New Delhi: Chhattisgarhâs Sukma district witnessed bloody scenes on Monday when Maoists killed 26 Central Reserve Police Force (CRPF) jawans in an ambush attack. Hours after the attack, Prime Minister Narendra Modi issued a statement condemning the attack. Former CRPF Director General (DG) Dilip Trivedi tells News18âs Uday Singh Rana there is an urgent need to review CRPFâs role in anti-Naxal operations, and the jawans must be given more bullet-proof jackets and protective head gear. Edited Excerpts:
India has lost 40 CRPF jawans in Naxal violence in the past month or so. Doesnât it show that the existing strategy of anti-Maoist operations is failing?
Both the central and state governments must realise that it is essentially a law and order problem. It should be up to the state police to build its capacity. The CRPF should only be used as a strike force. Local police in these areas have completely abdicated their responsibility. Local police stations generate a lot of local intelligence. It is up to them to determine the nature of the threat. If they want, they can take a company or two from CRPF for a strike operation, but the constant deployment of the CRPF will only create confusion.
2017 has been a deadly year for CRPF. Has the government failed to learn from past mistakes?
On a governmental level, the fault is the failure to build a capable police force. But at an operational level, too, things must change. They (the government) are asking the CRPF to do the policeâs job. The CRPF canât continue to go out on patrols. Such operations make them visible, and thus the easy targets for Maoists.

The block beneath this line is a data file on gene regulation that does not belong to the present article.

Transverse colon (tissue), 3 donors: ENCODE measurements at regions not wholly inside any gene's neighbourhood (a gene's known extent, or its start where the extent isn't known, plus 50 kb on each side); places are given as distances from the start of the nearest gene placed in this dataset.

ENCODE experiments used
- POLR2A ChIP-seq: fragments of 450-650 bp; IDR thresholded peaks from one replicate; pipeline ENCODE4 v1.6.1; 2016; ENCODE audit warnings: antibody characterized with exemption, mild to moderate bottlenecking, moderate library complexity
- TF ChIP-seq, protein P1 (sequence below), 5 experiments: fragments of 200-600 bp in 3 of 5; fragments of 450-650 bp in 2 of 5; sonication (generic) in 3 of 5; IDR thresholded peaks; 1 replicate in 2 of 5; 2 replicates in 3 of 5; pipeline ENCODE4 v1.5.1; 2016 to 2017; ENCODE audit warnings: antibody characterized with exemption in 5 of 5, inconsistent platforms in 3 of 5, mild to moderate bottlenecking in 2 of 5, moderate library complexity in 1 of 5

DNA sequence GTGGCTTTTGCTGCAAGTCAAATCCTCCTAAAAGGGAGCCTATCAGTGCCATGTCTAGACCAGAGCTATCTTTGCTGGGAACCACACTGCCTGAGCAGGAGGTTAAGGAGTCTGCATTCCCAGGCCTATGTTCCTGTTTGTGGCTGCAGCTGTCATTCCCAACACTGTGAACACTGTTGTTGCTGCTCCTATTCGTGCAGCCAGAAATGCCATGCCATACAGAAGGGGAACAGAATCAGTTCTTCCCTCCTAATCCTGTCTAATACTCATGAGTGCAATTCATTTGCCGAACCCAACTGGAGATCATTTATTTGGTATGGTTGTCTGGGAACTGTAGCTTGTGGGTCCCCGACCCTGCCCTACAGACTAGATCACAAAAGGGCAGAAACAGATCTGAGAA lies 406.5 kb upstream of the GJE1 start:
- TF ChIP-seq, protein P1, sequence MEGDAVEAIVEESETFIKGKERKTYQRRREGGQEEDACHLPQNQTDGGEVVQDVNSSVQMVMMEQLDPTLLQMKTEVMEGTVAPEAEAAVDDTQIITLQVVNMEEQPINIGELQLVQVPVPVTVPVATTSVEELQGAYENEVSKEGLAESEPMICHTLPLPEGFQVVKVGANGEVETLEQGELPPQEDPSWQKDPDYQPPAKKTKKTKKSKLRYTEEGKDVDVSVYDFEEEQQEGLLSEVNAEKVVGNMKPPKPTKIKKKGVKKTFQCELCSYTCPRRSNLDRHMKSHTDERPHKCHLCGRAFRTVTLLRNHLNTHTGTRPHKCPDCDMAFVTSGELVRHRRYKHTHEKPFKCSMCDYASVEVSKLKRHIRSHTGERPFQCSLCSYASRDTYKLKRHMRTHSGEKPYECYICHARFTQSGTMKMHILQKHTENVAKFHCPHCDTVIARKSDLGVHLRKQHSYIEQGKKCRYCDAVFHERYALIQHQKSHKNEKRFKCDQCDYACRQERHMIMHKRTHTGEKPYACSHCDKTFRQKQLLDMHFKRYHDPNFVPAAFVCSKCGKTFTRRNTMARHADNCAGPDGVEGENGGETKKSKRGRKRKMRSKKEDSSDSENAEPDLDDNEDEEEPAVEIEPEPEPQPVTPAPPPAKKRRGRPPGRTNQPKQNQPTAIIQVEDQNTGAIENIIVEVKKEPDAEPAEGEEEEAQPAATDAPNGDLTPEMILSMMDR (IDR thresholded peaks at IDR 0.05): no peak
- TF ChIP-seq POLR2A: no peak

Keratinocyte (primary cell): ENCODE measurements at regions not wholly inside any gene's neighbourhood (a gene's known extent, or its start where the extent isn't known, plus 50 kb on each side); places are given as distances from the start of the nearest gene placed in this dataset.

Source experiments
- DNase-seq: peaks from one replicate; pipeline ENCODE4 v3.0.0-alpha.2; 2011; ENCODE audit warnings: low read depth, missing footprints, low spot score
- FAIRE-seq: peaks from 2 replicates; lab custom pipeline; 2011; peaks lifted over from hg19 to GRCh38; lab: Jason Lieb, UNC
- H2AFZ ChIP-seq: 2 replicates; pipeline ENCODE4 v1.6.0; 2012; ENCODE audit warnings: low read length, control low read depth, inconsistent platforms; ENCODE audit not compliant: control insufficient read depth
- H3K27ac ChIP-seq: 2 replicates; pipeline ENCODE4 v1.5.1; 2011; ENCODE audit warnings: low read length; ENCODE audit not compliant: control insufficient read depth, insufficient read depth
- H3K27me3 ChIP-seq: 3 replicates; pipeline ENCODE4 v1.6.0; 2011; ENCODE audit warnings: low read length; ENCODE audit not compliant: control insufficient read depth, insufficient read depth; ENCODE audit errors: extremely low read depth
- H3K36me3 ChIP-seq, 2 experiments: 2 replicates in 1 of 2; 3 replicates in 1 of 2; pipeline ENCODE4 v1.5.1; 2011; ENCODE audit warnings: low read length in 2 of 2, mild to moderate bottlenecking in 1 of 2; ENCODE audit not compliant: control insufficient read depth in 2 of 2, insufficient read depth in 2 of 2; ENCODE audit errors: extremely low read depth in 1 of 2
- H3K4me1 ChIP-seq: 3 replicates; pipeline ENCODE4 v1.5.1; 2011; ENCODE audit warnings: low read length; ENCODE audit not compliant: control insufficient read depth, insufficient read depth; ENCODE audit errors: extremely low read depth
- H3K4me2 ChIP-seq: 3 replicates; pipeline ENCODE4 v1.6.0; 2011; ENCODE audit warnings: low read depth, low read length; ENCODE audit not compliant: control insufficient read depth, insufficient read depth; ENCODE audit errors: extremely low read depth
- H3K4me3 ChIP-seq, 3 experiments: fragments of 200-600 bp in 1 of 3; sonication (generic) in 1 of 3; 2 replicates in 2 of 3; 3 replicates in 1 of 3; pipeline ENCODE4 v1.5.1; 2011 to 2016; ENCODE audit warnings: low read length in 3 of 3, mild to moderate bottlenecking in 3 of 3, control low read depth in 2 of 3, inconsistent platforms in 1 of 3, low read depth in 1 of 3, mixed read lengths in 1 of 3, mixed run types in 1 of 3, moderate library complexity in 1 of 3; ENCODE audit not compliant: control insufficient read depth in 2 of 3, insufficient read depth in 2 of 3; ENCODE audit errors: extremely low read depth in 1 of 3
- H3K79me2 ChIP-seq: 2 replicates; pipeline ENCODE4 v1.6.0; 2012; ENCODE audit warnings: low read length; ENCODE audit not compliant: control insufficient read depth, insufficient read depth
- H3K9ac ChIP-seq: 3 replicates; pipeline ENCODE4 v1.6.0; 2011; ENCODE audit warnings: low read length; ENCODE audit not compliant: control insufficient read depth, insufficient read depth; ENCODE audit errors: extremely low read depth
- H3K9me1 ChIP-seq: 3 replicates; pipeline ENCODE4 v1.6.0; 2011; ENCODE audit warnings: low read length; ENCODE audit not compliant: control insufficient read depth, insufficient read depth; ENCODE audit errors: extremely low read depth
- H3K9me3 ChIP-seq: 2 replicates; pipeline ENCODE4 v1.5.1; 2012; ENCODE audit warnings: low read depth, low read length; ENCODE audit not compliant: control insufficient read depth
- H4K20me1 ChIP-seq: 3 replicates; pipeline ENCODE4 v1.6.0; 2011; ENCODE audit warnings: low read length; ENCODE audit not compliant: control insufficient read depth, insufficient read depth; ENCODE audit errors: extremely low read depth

Are there any long-standing issues that need to be resolved?
One of the biggest issues is the lack of equipment. The CRPF needs to be given more bullet-proof jackets and protective head gear.
Would you say that things have gotten worse?
Over the years, I would say things have definitely improved. There was a time when Maoists used to talk of creating a âRed Corridorâ from Pashupati to Tirupathi. They have been contained. These are just desperate attempts when they (Maoists) are losing the battle. The flame burns the brightest before it flickers and goes out.
From Kashmir to Sukma, the CRPF jawans are in the line of fire. What are the new challenges for CRPF jawans?
It is not just in Kashmir and Chhattisgarh. CRPF jawans deployed in the North East face the same problem. During any major deployment, the maximum deployment is by the CRPF. In fact, as a joke, CRPF jawans have given themselves the moniker âChalte Raho Pyaare Forceâ because they are always on the move. Even during elections, the CRPF is deployed. They just donât get the time for rest or recuperation.